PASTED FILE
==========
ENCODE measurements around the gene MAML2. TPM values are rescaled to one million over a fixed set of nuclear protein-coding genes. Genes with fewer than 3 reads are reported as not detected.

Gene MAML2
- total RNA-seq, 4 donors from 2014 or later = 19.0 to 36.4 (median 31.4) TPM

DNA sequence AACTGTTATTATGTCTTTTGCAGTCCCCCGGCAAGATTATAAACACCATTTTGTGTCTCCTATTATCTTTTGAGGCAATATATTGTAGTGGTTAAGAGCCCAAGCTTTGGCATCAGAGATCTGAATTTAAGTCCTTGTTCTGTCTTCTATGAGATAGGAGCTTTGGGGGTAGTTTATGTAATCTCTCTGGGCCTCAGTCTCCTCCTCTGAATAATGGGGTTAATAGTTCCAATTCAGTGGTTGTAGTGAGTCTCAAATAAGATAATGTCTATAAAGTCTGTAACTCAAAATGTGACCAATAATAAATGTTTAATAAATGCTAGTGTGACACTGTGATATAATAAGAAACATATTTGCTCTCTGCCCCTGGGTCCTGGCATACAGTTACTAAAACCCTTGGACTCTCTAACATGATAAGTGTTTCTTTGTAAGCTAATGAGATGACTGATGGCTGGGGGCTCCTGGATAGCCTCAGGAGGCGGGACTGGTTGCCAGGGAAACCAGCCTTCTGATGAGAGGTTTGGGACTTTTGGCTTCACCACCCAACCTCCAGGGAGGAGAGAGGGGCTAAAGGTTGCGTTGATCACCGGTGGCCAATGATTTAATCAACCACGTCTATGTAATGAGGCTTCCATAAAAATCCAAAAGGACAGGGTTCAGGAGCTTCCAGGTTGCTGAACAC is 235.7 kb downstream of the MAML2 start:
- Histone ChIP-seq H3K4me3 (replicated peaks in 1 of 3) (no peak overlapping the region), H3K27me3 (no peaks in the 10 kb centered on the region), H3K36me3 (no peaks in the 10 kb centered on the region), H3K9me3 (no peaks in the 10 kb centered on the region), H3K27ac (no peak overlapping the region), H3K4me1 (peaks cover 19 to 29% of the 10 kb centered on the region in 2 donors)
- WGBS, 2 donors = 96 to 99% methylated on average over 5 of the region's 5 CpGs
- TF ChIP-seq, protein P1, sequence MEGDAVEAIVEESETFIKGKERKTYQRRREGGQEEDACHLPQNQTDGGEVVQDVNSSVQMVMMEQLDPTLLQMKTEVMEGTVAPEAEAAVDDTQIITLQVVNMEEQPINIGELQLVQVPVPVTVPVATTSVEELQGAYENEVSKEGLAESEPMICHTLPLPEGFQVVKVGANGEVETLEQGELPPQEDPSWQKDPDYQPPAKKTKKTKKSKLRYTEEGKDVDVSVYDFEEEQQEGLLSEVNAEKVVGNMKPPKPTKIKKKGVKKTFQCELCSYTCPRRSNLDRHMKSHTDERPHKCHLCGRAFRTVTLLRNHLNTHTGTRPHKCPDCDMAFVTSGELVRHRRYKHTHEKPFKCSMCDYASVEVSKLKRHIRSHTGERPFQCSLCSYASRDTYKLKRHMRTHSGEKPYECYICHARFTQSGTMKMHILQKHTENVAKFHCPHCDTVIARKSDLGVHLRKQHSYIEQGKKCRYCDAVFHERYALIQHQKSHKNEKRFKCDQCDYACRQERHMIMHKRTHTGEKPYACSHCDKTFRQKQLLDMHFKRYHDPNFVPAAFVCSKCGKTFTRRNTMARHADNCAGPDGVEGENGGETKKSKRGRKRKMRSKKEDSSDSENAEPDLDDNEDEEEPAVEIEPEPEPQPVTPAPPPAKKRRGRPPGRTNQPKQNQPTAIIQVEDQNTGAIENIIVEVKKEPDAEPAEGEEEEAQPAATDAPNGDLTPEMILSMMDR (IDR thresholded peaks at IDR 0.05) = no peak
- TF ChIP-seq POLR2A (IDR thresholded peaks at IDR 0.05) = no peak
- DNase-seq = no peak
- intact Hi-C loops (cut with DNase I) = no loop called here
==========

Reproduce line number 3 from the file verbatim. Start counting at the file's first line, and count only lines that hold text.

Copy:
- total RNA-seq, 4 donors from 2014 or later = 19.0 to 36.4 (median 31.4) TPM